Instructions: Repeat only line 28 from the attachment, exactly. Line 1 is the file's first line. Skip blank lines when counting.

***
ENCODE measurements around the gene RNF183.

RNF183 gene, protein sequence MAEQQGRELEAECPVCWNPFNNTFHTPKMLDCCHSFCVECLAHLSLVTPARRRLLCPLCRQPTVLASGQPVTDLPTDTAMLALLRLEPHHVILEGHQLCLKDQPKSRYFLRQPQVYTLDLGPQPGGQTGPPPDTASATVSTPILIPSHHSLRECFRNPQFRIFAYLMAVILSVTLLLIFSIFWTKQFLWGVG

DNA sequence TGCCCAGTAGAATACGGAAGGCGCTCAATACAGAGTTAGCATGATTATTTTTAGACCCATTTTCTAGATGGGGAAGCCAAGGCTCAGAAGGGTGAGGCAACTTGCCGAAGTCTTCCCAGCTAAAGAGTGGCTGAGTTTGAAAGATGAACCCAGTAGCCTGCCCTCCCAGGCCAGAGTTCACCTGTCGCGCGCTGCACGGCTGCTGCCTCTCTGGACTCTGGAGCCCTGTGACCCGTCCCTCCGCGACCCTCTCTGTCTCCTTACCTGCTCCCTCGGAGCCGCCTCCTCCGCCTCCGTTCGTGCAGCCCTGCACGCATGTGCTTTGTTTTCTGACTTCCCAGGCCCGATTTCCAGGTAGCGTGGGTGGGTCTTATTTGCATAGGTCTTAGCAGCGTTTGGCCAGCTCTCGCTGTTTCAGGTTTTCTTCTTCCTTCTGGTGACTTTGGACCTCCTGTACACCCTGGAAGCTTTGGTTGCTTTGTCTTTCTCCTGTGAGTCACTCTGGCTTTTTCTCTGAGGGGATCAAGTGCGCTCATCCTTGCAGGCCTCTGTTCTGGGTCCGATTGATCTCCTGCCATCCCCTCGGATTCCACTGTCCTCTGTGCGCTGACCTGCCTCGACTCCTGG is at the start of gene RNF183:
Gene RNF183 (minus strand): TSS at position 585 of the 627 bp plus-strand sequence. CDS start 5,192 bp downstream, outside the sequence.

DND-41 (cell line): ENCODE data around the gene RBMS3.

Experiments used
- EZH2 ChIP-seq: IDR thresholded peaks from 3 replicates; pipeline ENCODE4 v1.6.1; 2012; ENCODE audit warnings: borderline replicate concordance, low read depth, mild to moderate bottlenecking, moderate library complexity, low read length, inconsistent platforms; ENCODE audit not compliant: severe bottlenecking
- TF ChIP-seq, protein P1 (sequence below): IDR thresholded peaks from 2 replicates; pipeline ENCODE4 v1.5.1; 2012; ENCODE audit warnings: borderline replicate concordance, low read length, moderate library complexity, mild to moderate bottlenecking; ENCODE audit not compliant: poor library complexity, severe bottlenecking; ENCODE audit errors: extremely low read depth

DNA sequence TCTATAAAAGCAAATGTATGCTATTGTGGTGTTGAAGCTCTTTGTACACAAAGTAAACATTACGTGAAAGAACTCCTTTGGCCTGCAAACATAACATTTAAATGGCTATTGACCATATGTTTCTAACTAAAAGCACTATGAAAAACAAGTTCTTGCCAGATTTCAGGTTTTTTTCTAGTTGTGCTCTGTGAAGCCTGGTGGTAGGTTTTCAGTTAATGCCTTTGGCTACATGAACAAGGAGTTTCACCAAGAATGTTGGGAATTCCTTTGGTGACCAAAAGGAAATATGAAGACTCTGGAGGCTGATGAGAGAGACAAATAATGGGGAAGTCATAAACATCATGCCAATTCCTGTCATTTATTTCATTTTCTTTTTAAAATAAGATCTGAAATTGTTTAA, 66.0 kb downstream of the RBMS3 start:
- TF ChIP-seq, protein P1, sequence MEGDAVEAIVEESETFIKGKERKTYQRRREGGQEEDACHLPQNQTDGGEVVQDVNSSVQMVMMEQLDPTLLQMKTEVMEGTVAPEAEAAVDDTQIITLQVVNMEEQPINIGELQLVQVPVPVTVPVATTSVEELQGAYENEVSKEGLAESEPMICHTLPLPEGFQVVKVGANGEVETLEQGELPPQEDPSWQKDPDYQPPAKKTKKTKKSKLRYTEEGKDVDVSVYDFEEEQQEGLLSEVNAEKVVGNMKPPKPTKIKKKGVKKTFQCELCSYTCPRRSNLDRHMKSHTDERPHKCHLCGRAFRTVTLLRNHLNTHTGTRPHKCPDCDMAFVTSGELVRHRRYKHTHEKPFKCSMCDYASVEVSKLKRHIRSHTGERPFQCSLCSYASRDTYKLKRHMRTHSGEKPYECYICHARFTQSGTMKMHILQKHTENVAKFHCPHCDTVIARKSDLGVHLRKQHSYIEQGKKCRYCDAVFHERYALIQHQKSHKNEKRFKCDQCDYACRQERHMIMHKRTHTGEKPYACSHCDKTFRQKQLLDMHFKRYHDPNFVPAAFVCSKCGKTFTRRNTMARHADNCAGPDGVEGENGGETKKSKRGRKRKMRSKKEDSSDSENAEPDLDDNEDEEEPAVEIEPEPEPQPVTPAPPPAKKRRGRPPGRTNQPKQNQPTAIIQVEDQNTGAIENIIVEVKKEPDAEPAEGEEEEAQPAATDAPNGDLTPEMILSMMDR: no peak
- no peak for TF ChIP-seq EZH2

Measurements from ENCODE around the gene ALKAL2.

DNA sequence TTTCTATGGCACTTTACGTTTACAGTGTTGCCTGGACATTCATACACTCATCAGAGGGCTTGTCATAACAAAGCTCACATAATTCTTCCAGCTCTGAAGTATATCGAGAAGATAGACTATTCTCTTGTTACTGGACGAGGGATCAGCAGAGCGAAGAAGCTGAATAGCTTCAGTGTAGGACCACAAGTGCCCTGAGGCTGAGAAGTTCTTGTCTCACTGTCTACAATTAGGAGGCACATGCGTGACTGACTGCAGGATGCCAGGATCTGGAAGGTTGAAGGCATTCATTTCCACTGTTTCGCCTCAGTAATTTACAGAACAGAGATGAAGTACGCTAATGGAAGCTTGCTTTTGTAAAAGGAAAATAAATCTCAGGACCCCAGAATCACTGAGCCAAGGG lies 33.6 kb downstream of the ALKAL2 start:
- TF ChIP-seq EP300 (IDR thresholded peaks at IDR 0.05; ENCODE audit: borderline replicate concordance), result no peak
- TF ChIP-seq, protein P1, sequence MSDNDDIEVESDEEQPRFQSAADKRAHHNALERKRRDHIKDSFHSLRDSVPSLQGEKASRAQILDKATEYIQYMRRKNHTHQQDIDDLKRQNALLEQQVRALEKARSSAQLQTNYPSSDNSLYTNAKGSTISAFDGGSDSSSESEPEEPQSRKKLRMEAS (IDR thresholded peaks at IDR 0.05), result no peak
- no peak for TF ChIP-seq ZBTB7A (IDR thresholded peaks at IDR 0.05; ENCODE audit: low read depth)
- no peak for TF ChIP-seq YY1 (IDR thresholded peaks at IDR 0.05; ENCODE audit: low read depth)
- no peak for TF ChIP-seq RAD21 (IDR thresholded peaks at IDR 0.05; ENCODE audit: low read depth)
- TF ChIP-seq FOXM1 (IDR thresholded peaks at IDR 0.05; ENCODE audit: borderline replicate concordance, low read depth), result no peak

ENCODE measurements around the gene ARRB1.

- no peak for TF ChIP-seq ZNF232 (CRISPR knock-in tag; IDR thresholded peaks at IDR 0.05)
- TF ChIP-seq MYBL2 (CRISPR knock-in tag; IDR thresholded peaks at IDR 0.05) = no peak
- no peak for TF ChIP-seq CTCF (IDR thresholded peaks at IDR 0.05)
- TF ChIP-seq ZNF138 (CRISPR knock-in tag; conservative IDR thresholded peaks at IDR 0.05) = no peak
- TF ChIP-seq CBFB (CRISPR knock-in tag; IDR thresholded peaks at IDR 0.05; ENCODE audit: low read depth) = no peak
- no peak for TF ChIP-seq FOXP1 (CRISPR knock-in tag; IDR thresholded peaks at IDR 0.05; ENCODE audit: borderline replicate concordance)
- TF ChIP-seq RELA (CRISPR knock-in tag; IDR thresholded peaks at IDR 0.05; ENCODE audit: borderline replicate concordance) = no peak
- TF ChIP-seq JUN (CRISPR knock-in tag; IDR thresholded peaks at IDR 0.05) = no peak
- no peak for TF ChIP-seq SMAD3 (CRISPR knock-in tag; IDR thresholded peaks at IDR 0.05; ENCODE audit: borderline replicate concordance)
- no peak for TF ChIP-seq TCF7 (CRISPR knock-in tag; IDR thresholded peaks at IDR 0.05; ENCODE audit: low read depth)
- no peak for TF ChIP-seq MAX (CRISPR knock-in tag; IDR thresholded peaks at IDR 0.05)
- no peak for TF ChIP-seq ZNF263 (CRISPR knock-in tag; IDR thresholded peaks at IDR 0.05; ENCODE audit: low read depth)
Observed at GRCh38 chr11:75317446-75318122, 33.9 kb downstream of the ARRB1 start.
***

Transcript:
- TF ChIP-seq JUN (CRISPR knock-in tag; IDR thresholded peaks at IDR 0.05) = no peak